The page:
• When available, assessment instruments should be used that are appropriate for program settings that include children who speak Spanish.
  • When instruments are used that have not been developed and standardized on settings that include sufficient numbers of Hispanic children, Hispanic experts should be consulted on interpretation of the results.
  1. Child assessment and evaluation outcome measures should be linguistically and culturally appropriate, as well as developmentally appropriate, for all children, including English-language learners.
  • Child assessment instruments should not be used to evaluate the language and literacy functioning of a child whose home language is Spanish unless a version is developed for use with such children.
  1. Reviews of policies and procedures should include assessment of the impact of such guidelines on the program participation of all families, including Latinos.
  • Groups that represent Latinos or have been successful in serving Hispanic children should be consulted in such reviews.
  1. Research should address the scope and quality of services for Hispanics and other underserved populations of vulnerable children and families, including the special needs of English-language learners.
  • A high priority for research is how to promote early literacy and learning for children from birth to age 5 whose home language is Spanish.


1. The terms Latino and Hispanic are used interchangeably in this paper, following current U.S. Census Bureau practice. According to the more detailed data breakdown in the March 2002 Current Population Survey (CPS), of the 37.4 million Latinos estimated in the CPS at that time, 66.9% were of Mexican origin, 14.3% were Central or South American, 8.6% were Puerto Rican, 3.7% were Cuban, and the remaining 6.5% were of other Hispanic origin (Ramirez & de la Cruz, 2003). Hispanic groups in the United States have many distinct characteristics, even though they share a common language and culture. [Back to text.]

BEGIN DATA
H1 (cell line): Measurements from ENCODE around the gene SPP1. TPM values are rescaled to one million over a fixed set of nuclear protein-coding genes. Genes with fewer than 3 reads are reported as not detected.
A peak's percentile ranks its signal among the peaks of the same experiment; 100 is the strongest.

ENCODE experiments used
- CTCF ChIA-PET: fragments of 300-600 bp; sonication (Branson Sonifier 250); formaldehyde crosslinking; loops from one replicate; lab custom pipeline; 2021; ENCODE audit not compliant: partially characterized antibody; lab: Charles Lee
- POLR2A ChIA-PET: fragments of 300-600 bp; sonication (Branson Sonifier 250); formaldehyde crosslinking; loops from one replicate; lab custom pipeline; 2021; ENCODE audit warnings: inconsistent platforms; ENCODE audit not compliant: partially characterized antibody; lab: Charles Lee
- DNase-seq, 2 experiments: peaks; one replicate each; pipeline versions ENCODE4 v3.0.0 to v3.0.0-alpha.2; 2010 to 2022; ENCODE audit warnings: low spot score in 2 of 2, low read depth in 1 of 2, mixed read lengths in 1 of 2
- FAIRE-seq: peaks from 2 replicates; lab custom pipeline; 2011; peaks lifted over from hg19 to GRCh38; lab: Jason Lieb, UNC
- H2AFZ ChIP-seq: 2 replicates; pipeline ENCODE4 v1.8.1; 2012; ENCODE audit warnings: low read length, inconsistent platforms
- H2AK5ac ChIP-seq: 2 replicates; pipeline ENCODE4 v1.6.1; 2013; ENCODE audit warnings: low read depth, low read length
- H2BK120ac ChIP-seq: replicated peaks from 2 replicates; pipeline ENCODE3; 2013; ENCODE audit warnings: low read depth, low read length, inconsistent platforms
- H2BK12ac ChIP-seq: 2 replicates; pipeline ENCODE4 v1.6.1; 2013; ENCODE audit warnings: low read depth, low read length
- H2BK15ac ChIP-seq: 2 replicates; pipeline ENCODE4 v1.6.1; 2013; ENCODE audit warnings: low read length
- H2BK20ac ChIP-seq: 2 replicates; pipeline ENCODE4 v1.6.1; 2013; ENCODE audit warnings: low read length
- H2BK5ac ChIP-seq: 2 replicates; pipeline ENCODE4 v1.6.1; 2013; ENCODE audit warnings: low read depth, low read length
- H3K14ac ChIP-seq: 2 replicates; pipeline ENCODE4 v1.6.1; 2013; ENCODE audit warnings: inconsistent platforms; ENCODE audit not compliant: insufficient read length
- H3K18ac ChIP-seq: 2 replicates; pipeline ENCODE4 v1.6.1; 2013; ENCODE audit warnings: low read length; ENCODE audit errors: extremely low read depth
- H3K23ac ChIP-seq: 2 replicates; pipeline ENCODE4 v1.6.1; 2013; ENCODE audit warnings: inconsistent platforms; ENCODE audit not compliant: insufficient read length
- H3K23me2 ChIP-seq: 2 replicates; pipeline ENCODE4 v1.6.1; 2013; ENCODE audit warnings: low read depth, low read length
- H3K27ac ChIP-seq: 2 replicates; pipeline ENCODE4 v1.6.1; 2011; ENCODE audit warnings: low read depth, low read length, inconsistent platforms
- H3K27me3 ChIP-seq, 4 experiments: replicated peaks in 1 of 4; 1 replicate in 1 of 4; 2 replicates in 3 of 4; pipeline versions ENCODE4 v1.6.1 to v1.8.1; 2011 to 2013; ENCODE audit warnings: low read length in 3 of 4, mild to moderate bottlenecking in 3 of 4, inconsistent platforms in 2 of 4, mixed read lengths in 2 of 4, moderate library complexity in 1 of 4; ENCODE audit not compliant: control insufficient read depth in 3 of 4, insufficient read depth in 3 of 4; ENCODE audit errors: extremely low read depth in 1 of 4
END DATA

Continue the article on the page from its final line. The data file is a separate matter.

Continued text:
2. First-generation children are those born in a country other than the United States; second-generation children refer to those born in the United States to at least one foreign-born parent. [Back to text.]

3. Recent data on NAEP writing scores for 2002 paint a similar picture for 4th-graders, as do the reading scores for 9-year-olds cited above (Persky, Daane, & Jin, 2003). Writing test scores of Hispanics in 2002 were 14% behind the scores of non-Hispanic Whites (a gap of 20 points) and were statistically the same as writing scores for Blacks. [Back to text.]

4. In a comprehensive survey of public schools with prekindergarten classes (an estimated 19,900 classes in the 2000-2001 school year), NCES reported that 15% of all prekindergarten children were limited English proficient (Smith, Kleiner, Parsad, & Farris, 2003). Limited English proficient (LEP) children were defined by NCES as those "whose native or dominant language is other than English, and whose skills in listening to, speaking, reading, or writing English are such that he/she derives little benefit from school instruction in English" (p. 21). Although NCES did not report the racial/ethnic background of LEP children, the overwhelming majority are Hispanic. [Back to text.]

5. Full-day classes were defined by NCES as lasting for four hours or more; half-day classes last for less than four hours. "To calculate hours per day, count from the first bell to the last, including recess time, naptime, etc., but excluding time spent in before- and after-school child care" (Smith, Kleiner, Parsad, & Farris, 2003, p. C5). [Back to text.]


This article is based on the report Hispanics and Child Care: The Changing Landscape by Ray Collins and Angela Willson-Quayle for the Child Care Bureau, Administration for Children and Families, U.S. Department of Health and Human Services, which was released September 2004.